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Electrophysiological evidence of alterations to the nucleus accumbens and dorsolateral striatum during chronic cocaine self-administration

Abstract

As drug use becomes chronic, aberrant striatal processing contributes to the development of perseverative drug-taking behaviors. Two particular portions of the striatum, the nucleus accumbens (NAc) and the dorsolateral striatum (DLS), are known to undergo neurobiological changes from acute to chronic drug use. However, little is known about the exact progression of changes in functional striatal processing as drug intake persists. We sampled single-unit activity in the NAc and DLS throughout 24 daily sessions of chronic long-access cocaine self-administration, and longitudinally tracked firing rates (FR) specifically during the operant response, an upward vertical head movement. A total of 103 neurons were held longitudinally and immunohistochemically localised to either NAc Medial Shell (n = 29), NAc Core (n = 30), or DLS (n = 54). We modeled changes representative of each category as a whole. Results demonstrated that FRs of DLS Head Movement neurons were significantly increased relative to baseline during all sessions, while FRs of DLS Uncategorised neurons were significantly reduced relative to baseline during all sessions. NAc Shell neurons’ FRs were also significantly decreased relative to baseline during all sessions while FRs of NAc Core neurons were reduced relative to baseline only during training days 1–18 but were not significantly reduced on the remaining sessions (19–24). The data suggest that all striatal subregions show changes in FR during the operant response relative to baseline, but longitudinal changes in response firing patterns were observed only in the NAc Core, suggesting that this region is particularly susceptible to plastic changes induced by abused drugs.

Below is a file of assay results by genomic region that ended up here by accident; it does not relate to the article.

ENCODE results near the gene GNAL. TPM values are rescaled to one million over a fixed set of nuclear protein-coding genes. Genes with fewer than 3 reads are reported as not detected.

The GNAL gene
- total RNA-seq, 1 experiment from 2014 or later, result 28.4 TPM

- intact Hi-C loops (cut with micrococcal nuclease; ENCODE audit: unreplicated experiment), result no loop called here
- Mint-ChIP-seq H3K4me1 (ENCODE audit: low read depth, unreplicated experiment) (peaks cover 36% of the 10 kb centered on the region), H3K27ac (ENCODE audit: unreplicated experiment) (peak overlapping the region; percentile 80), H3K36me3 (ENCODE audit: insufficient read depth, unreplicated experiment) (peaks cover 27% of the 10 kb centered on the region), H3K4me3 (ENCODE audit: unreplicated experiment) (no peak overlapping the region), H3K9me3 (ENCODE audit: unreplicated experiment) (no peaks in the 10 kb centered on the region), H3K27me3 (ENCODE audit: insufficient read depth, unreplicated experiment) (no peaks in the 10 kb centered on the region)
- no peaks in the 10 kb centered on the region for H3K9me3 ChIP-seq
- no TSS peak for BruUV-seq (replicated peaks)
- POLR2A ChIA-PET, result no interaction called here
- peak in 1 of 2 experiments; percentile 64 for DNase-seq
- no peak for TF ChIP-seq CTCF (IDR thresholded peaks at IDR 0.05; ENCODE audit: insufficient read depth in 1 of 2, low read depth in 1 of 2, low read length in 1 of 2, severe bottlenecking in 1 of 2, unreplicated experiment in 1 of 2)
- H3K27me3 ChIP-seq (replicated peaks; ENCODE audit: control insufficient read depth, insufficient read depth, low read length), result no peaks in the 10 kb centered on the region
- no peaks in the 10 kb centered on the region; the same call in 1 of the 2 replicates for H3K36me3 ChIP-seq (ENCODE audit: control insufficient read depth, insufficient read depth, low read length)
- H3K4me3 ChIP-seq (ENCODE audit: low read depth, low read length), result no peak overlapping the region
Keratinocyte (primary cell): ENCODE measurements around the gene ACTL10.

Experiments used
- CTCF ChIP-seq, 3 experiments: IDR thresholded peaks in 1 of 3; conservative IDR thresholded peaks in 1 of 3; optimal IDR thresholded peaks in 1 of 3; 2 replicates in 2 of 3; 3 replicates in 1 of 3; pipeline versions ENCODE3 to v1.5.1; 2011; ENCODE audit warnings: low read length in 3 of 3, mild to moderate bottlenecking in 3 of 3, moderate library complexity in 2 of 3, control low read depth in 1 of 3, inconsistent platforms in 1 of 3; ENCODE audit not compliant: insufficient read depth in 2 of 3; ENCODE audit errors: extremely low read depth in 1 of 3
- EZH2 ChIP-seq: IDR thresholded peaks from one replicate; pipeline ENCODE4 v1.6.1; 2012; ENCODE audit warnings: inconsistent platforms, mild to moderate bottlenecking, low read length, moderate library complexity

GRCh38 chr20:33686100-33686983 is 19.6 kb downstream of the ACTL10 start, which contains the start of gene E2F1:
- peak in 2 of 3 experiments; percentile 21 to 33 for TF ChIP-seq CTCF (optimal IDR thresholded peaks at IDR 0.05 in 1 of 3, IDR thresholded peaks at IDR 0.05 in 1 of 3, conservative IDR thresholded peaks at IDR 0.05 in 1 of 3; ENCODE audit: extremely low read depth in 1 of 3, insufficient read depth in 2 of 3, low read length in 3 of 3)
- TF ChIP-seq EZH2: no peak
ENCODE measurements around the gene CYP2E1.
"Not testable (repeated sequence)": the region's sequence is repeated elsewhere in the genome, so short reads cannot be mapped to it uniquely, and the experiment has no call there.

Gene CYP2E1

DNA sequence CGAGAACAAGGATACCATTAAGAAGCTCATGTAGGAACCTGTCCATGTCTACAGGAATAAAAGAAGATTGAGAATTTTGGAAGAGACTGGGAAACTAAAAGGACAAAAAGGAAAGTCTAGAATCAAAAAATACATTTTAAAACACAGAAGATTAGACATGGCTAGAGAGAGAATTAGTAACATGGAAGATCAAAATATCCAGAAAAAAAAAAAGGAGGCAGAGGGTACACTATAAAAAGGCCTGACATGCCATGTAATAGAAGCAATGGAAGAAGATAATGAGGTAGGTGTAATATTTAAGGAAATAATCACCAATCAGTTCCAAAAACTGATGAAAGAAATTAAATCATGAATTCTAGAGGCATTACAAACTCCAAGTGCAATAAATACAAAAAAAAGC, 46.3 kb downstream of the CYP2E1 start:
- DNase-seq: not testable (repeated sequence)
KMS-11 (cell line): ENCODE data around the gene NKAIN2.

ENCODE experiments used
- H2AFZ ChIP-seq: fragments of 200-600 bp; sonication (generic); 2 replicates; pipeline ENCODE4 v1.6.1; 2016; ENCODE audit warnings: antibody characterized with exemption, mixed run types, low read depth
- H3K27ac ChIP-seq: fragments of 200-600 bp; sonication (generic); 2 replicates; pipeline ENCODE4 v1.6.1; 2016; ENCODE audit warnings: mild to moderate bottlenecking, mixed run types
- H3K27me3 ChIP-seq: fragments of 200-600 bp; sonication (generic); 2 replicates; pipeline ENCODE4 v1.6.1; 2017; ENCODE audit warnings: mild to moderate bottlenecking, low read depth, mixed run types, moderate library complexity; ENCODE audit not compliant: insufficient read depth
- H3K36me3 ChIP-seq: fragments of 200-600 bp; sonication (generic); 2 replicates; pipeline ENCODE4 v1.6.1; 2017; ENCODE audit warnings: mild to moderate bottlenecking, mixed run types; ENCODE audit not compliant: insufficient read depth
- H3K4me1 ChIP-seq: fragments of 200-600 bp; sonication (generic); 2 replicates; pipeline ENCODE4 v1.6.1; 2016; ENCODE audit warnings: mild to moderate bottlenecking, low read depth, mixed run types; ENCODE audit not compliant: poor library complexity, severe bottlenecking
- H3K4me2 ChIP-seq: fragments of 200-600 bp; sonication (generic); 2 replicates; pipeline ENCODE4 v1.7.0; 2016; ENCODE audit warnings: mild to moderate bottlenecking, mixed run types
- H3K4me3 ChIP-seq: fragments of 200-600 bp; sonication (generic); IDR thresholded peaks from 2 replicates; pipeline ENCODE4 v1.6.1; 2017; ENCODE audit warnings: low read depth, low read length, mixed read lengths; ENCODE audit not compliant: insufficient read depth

Published in: European Journal of Neuroscience

Autor(s):

Kevin R. Coffey, David J. Barker, Nick Gayliard, Julianna M. Kulik, Anthony P. Pawlak, Joshua P. Stamos and Mark O. West

Publication Information:

European Journal of Neuroscience, pp. 1–15, 2015
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